Philadelphia is ditching its indoor mask mandate less than a week after bringing it back, according to local officials.
“Due to a recent leveling-off of case counts and a decrease in COVID-19 hospitalizations in the City, masks are strongly recommended, but are no longer required in public indoor settings, with the exception of healthcare and congregate settings,” Philadelphia Public Health announced on Friday.
“The Health Department strongly recommends residents & visitors wear a mask in indoor public settings, and get vaccinated and/or boosted if you’re eligible. Thank you, Philly for stepping up once again and responding to this pandemic with solidarity and care for each other,” it added:
The Health Department strongly recommends residents & visitors wear a mask in indoor public settings, and get vaccinated and/or boosted if you’re eligible. Thank you, Philly for stepping up once again and responding to this pandemic with solidarity and care for each other. (2/2)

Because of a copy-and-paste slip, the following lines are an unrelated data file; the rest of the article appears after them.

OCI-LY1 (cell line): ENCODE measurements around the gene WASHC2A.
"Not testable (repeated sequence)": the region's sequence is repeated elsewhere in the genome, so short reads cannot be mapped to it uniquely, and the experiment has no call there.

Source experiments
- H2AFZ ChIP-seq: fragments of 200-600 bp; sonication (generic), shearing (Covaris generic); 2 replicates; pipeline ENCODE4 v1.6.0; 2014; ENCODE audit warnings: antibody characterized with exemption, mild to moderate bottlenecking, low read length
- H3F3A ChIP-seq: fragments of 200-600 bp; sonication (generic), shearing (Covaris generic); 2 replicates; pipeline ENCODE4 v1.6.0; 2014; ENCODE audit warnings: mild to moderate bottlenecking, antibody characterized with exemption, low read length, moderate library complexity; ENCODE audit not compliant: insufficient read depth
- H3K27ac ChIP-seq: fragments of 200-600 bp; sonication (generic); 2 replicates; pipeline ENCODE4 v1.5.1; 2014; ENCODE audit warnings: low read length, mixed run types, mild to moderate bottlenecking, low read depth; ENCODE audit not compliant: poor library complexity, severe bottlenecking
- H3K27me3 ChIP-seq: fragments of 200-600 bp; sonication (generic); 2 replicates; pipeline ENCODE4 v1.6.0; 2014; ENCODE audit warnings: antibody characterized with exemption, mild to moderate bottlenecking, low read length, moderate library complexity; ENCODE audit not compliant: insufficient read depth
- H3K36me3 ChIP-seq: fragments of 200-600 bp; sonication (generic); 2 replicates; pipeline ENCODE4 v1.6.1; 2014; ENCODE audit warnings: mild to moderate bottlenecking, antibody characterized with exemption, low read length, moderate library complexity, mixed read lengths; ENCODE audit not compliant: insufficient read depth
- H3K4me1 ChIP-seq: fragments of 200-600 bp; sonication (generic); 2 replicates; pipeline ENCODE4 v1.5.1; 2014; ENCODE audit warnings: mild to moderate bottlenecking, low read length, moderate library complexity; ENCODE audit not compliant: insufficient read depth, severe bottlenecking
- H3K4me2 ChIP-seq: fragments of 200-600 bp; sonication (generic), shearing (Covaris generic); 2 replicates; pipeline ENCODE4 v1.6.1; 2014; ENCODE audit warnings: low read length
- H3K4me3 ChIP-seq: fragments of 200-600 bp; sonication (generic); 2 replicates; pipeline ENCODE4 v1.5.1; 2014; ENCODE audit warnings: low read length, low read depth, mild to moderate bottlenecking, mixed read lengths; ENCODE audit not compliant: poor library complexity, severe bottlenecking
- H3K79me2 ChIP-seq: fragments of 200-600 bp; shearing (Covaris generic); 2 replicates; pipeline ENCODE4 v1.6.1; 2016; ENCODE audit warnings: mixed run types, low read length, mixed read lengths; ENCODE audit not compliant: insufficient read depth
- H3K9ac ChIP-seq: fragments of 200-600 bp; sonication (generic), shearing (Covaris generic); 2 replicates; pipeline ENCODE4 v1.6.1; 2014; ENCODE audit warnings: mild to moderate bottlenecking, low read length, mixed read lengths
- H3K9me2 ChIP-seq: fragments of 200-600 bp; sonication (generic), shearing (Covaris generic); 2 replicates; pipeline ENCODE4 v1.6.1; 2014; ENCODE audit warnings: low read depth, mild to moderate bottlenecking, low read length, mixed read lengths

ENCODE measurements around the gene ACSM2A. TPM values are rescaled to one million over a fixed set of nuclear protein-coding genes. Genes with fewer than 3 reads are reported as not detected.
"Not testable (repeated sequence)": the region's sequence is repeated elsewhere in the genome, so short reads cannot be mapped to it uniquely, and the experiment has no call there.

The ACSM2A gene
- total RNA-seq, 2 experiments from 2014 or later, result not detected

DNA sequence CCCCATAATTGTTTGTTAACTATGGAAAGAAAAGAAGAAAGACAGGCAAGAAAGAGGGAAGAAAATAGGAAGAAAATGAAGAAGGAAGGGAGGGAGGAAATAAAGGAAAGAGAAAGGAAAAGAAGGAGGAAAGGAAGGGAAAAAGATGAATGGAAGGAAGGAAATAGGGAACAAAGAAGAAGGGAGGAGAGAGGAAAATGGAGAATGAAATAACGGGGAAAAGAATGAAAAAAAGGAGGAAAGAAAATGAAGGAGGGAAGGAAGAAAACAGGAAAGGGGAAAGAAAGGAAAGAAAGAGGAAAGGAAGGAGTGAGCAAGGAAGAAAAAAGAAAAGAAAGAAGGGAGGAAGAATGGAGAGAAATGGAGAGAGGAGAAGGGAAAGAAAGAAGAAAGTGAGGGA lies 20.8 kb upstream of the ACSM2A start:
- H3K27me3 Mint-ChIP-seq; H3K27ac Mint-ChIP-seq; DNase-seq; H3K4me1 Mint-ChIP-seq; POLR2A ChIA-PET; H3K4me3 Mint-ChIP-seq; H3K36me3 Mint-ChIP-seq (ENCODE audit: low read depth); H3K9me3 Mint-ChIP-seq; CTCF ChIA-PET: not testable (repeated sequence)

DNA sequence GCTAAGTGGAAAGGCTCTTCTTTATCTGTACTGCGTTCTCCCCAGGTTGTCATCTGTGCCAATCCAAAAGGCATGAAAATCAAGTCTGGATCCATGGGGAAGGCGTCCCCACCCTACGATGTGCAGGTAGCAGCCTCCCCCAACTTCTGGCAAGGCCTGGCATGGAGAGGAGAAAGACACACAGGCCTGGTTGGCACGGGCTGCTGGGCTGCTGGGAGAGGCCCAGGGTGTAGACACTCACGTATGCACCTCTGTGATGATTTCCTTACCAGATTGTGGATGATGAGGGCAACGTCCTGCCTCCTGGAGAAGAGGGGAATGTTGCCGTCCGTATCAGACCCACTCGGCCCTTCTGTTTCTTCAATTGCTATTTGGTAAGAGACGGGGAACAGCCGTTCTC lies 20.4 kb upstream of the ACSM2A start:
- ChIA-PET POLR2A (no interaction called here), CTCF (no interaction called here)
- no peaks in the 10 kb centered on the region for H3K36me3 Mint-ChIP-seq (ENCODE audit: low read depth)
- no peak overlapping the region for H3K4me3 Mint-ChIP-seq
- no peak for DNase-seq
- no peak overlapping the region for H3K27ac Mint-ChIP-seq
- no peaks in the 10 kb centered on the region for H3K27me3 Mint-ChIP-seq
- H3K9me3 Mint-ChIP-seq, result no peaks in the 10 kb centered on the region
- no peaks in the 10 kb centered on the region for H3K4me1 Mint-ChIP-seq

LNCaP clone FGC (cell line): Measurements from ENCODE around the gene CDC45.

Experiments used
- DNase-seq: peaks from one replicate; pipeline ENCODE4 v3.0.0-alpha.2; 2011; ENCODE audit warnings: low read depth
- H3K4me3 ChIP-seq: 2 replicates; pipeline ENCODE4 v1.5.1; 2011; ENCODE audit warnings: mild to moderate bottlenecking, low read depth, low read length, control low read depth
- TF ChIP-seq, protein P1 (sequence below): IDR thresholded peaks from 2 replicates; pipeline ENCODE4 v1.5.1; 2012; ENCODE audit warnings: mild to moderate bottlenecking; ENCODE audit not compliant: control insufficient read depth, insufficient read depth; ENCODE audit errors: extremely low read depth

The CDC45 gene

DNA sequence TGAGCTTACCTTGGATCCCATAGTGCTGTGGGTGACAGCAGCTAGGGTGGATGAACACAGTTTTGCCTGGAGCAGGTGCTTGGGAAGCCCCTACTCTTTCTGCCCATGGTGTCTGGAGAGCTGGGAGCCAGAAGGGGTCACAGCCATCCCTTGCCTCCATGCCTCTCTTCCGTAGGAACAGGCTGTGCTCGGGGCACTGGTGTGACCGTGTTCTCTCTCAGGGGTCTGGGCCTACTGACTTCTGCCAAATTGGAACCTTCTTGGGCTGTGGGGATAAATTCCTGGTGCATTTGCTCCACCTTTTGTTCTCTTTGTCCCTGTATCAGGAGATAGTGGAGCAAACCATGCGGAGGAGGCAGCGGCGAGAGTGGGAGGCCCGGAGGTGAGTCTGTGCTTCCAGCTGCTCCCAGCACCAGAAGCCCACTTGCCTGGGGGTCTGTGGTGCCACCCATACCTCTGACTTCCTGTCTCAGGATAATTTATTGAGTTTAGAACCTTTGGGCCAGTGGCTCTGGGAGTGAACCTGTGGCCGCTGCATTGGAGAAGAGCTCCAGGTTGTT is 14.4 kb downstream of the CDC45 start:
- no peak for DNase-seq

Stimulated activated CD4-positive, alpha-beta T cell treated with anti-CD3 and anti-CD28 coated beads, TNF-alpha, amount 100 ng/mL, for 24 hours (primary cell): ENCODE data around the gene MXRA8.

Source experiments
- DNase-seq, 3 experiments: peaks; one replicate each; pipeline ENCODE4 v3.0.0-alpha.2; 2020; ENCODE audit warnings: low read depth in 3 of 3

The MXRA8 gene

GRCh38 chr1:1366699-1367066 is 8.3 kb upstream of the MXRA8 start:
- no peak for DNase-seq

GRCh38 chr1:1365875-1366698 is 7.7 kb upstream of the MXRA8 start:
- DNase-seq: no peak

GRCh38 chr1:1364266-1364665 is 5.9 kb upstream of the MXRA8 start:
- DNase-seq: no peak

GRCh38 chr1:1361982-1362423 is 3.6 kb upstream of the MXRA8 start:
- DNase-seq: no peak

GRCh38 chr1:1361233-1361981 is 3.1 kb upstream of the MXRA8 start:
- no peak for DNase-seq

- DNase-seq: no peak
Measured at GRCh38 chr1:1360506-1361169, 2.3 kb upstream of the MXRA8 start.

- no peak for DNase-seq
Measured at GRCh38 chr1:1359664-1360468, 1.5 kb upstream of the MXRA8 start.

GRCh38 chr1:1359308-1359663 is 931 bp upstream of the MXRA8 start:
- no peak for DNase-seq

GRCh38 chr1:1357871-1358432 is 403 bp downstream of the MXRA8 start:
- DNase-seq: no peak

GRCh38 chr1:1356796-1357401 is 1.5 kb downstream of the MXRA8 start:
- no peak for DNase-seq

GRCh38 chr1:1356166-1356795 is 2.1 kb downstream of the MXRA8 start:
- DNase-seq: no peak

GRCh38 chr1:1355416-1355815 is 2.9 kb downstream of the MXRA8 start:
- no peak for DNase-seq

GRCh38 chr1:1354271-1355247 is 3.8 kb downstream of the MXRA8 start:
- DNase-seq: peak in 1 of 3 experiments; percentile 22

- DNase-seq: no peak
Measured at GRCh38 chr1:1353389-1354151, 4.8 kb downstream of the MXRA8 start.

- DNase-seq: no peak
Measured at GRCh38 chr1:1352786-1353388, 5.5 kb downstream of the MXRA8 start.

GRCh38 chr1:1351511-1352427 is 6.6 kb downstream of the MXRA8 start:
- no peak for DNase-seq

— Philadelphia Public Health (@PHLPublicHealth) April 22, 2022
The news comes mere days after the city brought back the indoor mask mandate, moving to Level 2 of its four-tier coronavirus-risk system, which it is also ending.
“Given the recent rise in cases, we are moving to Level 2 in hopes of preventing higher case rates and stricter measures,” Mayor Jim Kenney said in a statement at the time.
“Our city remains open; we can still go about our daily lives and visit the people and places we love while masking in indoor public spaces. I’m optimistic that this step will help us control the case rate,” he added.
Health Commissioner Dr. Cheryl Bettigole seemed to believe that the few days of mask mandates helped ward off a spike in cases in the city. It remains unclear what that assessment is based on, as studies show that cloth and surgical masks are not effective in blocking aerosols — a fact Dr. Anthony Fauci admitted as well.
“Response levels worked as intended and helped act as an early warning system to level off this current rise in cases,” Bettigole said in a statement. “People responded by being careful even prior to the mandate, and so we believe that a strong recommendation is adequate rather than a mandate at this stage of the pandemic.”
She reportedly told the Board of Health on Thursday that hospitalizations have decreased in the last few days also.
“We’re in a situation that we really had not anticipated being in this soon but it is good news,” she said, adding that they “no longer need to mandate masks in Philadelphia and that [they] can actually move to simply a strong recommendation.”
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